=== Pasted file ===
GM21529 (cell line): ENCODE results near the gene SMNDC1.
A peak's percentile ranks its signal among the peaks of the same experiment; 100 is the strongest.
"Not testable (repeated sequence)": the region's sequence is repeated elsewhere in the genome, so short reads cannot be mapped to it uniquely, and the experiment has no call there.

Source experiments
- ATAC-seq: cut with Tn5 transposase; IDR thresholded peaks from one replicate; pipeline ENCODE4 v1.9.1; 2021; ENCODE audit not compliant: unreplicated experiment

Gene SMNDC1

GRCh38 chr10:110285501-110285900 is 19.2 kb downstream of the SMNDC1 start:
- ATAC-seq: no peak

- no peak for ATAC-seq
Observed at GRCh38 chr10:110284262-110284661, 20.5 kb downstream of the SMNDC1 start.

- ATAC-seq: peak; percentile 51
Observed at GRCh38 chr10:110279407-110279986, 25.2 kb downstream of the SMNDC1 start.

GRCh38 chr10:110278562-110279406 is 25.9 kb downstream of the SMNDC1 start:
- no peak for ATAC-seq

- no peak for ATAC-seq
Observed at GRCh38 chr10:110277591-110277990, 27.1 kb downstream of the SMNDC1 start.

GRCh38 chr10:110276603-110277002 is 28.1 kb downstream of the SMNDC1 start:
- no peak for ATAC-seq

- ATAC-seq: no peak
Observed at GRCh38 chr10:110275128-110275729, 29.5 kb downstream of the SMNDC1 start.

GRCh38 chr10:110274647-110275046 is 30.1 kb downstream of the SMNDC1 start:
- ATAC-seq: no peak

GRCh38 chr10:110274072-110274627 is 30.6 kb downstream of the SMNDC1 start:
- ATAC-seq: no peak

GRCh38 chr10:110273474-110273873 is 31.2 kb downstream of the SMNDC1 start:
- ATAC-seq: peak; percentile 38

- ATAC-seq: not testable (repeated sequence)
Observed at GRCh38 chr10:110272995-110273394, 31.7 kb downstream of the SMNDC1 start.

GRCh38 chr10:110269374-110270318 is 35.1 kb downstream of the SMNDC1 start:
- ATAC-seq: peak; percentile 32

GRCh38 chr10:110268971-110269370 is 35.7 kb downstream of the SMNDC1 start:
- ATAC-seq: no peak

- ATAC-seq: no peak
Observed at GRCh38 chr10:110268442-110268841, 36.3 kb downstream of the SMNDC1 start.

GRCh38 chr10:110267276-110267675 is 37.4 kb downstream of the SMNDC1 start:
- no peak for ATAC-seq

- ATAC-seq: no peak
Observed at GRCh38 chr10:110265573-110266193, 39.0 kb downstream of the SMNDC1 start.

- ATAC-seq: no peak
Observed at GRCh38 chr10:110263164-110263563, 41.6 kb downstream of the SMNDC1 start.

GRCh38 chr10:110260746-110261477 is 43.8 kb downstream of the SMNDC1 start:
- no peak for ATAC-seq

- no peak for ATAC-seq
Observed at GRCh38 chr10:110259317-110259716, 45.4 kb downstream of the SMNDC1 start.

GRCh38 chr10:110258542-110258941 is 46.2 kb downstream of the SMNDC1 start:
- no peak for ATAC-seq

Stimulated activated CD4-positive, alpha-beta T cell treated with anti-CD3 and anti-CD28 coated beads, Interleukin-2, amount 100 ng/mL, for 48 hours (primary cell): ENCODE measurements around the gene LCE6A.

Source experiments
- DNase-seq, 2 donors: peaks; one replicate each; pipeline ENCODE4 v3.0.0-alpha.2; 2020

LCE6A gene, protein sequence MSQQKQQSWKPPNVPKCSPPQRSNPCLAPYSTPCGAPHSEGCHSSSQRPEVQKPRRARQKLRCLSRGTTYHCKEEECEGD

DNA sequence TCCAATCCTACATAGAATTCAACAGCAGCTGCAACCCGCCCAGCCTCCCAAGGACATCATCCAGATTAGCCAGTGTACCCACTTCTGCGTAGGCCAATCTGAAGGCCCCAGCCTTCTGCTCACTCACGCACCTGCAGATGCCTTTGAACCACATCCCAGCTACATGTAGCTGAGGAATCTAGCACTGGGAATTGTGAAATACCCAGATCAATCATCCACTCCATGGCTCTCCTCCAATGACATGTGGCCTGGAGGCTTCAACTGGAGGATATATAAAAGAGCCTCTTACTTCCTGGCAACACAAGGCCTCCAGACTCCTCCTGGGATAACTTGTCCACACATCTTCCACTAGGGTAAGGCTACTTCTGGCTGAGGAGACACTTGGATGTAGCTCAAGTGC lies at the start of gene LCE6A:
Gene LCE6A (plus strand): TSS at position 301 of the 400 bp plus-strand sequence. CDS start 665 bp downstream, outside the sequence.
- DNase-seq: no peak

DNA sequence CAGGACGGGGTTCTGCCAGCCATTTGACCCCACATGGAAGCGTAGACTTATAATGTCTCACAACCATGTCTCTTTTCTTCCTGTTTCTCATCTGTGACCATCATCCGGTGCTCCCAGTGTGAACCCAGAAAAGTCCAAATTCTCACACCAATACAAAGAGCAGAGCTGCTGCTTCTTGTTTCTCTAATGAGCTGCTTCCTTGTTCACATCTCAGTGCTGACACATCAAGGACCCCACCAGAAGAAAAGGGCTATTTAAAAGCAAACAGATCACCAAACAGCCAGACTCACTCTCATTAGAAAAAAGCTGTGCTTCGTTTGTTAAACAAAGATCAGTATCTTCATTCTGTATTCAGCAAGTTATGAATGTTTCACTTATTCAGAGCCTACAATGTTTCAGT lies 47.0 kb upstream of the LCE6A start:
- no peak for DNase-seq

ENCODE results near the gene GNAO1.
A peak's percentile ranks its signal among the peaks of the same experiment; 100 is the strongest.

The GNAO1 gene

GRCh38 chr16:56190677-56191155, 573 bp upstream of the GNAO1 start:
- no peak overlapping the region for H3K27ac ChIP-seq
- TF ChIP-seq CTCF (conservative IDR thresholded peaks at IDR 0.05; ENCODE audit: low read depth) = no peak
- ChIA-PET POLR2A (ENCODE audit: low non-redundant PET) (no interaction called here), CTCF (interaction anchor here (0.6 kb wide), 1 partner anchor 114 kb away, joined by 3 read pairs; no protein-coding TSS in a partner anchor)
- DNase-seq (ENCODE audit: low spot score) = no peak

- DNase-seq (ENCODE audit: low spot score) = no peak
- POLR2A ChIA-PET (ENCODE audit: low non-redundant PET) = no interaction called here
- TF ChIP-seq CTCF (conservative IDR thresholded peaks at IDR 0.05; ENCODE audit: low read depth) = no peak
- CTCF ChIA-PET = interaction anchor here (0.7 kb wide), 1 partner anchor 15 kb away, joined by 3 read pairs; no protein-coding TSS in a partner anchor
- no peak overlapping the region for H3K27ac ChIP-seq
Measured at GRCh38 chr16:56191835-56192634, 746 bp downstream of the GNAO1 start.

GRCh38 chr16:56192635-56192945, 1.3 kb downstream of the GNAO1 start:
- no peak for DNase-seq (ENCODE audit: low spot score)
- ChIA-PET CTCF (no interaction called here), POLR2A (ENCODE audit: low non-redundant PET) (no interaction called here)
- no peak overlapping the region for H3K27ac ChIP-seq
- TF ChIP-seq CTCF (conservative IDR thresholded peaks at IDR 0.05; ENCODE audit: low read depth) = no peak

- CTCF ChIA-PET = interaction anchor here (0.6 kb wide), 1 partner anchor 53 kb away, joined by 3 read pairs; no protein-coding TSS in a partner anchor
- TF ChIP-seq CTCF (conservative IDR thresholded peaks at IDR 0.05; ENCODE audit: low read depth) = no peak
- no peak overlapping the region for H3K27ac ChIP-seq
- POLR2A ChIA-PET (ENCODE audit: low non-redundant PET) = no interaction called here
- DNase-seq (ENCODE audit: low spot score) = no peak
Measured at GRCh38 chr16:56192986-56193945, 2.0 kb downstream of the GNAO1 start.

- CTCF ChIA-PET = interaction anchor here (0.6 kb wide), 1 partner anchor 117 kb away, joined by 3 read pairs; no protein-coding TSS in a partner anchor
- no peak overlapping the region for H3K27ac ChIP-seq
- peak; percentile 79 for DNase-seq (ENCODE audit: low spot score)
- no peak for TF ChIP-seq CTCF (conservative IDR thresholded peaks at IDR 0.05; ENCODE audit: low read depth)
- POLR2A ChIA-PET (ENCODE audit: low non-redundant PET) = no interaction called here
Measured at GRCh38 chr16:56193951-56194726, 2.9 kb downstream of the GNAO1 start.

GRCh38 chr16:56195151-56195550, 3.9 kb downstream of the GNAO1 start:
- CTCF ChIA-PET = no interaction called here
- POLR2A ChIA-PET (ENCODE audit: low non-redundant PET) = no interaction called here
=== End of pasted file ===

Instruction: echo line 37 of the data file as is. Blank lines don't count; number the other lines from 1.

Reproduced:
- ATAC-seq: no peak